FARMINGTON — A New Sharon woman who has been convicted twice of animal cruelty appeared Friday in Franklin County Superior Court on a charge of failure to appear for jury selection at her June 5 trial.

Carol Murphy, 71, of Lane Road, told the court Friday she is a sovereign citizen and doesn’t recognize the authority of the states to enforce laws. It was the latest in a decade of contentious court hearings.

Murphy was charged and found guilty of animal cruelty in 2005 and again in 2010. Following each conviction for possessing as many as 70 animals, Murphy was banned for life from owning animals. She also was convicted in 2010 of assault a state trooper.

On Oct. 1, Murphy was found in possession of four dogs, a cat, a pig, chinchillas and a rabbit. Murphy was summoned for contempt of court, and her trial was scheduled for June 5, but she didn’t appear.

The October summons against Murphy wasn’t a criminal charge, but it initiated court proceedings to determine whether she had complied with a previous court order prohibiting her from having more animals, Assistant District Attorney Josh Robbins said in October. Prosecutors can seek jail time or a fine as punishment if she is found to have violated the court order, and that proceeding was what was scheduled to begin last week when Murphy didn’t appear.

Murphy has represented herself in all previous cases, which have included lawsuits against judges. On Friday she was represented by court-appointed attorney Tom Carey, but she did most of the talking. She immediately interrupted Judge Lance Walker when her case was opened, asking, “Excuse me, who are you?”

Walker laughed and said he would tell her soon.

When given an opportunity to speak, Murphy announced to the judge, “First of all, I’m not a U.S. citizen.” She said she is a citizen of the Republic of Maine and said the court does not have jurisdiction over her case.

“This is a military court,” Murphy said, saying a military court cannot bring a civilian to court. She requested to be transferred to Washington D.C., where a federal court could hear her case.

Walker broke in, “Well, I have jurisdiction over this case and I’m prepared to set bail.”

Murphy then began to address Walker regarding the constitutionality of state-run courts and who should have jurisdiction over her case, including what she referred to as an “illegal search and seizure” at her property.

Walker stopped her, saying, “Ms. Murphy, as much as I would love talking constitutional law with you, there are a lot of people waiting here.”

Walker eventually threatened to remove Murphy from the courtroom for the remainder of the proceedings if she interrupted again.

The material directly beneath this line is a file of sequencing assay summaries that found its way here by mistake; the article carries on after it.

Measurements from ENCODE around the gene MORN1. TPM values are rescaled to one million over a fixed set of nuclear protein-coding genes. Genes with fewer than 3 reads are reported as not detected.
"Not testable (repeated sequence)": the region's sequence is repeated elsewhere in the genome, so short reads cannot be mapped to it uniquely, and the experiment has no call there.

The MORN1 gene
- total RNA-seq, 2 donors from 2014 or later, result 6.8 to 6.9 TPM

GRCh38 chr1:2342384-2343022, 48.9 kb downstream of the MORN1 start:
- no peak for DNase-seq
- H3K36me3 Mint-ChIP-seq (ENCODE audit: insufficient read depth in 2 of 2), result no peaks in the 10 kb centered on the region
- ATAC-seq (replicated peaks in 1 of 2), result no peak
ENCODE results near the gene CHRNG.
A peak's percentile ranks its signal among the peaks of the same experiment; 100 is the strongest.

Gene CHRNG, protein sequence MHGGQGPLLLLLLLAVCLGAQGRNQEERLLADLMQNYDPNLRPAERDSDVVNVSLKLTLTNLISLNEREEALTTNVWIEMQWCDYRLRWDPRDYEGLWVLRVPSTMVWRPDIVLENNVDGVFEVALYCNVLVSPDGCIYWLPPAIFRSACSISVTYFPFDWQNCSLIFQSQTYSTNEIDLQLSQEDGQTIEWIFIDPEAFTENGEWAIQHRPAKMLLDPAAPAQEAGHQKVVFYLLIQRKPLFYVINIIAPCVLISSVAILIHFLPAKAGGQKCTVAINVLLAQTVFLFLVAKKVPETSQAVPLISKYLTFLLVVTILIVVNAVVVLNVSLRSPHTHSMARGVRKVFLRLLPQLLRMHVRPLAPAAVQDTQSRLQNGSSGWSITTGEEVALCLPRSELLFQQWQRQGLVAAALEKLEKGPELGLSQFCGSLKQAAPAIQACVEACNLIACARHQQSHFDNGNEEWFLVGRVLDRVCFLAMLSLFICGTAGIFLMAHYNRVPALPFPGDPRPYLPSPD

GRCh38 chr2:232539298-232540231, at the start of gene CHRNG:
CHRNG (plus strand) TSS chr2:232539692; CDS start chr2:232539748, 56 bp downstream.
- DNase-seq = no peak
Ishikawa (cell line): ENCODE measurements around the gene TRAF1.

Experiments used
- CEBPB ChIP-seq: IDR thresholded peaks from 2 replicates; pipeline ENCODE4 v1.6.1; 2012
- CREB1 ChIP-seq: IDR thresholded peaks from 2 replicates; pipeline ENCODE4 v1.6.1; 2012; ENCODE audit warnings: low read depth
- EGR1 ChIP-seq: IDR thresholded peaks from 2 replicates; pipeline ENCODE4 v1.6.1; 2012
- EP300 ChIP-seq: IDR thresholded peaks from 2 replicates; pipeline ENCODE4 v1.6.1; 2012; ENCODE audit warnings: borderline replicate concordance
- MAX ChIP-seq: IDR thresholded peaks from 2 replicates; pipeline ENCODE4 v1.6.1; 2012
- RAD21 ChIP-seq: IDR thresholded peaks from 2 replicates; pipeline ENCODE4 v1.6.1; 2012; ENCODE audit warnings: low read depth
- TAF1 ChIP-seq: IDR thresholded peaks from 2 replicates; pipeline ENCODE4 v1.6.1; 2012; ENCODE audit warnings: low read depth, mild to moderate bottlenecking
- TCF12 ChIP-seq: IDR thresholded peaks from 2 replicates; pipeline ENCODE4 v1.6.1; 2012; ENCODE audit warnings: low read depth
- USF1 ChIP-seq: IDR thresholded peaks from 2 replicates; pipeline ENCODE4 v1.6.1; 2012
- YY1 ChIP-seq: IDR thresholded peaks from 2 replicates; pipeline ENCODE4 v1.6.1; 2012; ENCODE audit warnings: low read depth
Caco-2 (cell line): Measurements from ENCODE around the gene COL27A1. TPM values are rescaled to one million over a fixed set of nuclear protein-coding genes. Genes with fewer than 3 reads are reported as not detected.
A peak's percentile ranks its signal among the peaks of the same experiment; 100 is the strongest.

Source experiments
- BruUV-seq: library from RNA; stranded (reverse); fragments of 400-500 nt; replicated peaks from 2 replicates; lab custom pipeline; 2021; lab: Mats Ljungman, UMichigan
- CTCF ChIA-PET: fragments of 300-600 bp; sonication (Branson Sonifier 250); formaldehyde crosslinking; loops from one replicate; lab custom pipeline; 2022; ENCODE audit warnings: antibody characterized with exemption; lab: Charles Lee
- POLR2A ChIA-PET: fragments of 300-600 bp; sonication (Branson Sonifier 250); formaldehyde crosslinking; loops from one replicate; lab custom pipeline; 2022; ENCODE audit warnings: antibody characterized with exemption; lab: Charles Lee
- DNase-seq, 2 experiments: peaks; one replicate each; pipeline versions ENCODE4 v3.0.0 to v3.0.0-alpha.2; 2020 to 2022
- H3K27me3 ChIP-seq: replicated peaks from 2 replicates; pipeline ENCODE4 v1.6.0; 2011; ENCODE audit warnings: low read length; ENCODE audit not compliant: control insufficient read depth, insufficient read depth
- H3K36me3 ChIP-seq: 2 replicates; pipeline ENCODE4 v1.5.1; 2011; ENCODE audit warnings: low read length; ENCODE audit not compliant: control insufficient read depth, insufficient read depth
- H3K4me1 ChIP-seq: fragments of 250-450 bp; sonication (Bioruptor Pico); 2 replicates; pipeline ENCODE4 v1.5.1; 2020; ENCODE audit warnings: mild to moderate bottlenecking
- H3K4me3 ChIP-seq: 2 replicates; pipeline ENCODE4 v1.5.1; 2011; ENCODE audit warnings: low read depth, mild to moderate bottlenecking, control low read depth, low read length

Robbins said he was concerned that releasing Murphy until her next court date might end in another arrest, and he recommended psychiatric help for her.

Walker ordered unsecured bail in the amount of $2,500. A status conference was set for Aug. 28.

In 2005, Murphy was convicted on one count of animal cruelty and four counts of possession without a permit after officials seized dozens of pets from her home. She was sentenced to 24 hours in jail, ordered to pay restitution and banned from owning animals. The animals were being abused and were living in unhealthy and inhumane conditions where the air quality was poor and reeked of ammonia, according to court documents. Few animals had water or food in their cages, and a pig’s cage was so small the pig could not turn around, prosecutors said.

In 2010 she was convicted again of animal cruelty after law enforcement officers had found more than 40 emaciated pets at her home.

In February 2009, U.S. District Judge John A. Woodcock Jr. issued an order forbidding Murphy to file lawsuits in federal court without his permission.

“She has not gone quietly,” Woodcock wrote of Murphy in the order. “She has repeatedly resorted to federal court alleging a wide array of constitutional violations that she claims have been perpetrated against her as a consequence of state and municipal enforcement actions. Ms. Murphy’s lawsuits can each be characterized as frivolous, prolix and contentious nonsense. Further, whenever a judge rules against her in any matter, great or small, she tends to threaten to sue or actually sue the judge.

“Ms. Murphy has more than had her day in court. In an effort to contest the state’s determination that she was cruel to animals and possessed them without a license and has thereby relinquished her right to possess them, she has availed herself both in state and federal court of every imaginable means to challenge the decision. She has lost at every turn. Rather than accept the judgments of her fellow citizens, she has concocted conspiracy theories … and has caused the state and federal governments to expend untold time and money defending against her merit-less claims.”

Murphy’s conviction of assault on a state trooper came after he went to her home in 2009 while investigating a report that she had animals in violation of the 2009 ban. Murphy used a stun gun on the trooper’s neck when he tried to arrest her on a warrant for unpaid fines.

Murphy, in a 2012 court filing describing that incident, claimed the trooper was trespassing on her property “and attempted to unconstitutionally curtail my liberty by handcuffing me.”

When Murphy was searched at the jail, she was found to be carrying a 4-inch double-bladed knife.

According to a March 2012 U.S. District Court order, Murphy continued to battle authorities by making claims against “certain medical providers relating to her dental treatment and back pain issues while incarcerated as a prisoner at the Maine Correctional Center in Windham, Maine.”

It’s not clear why Murphy was being held at the prison, though the order said she was no longer incarcerated there.

Douglas McIntire — 861-9252

dmci[email protected]

Twitter: @CD_McIntire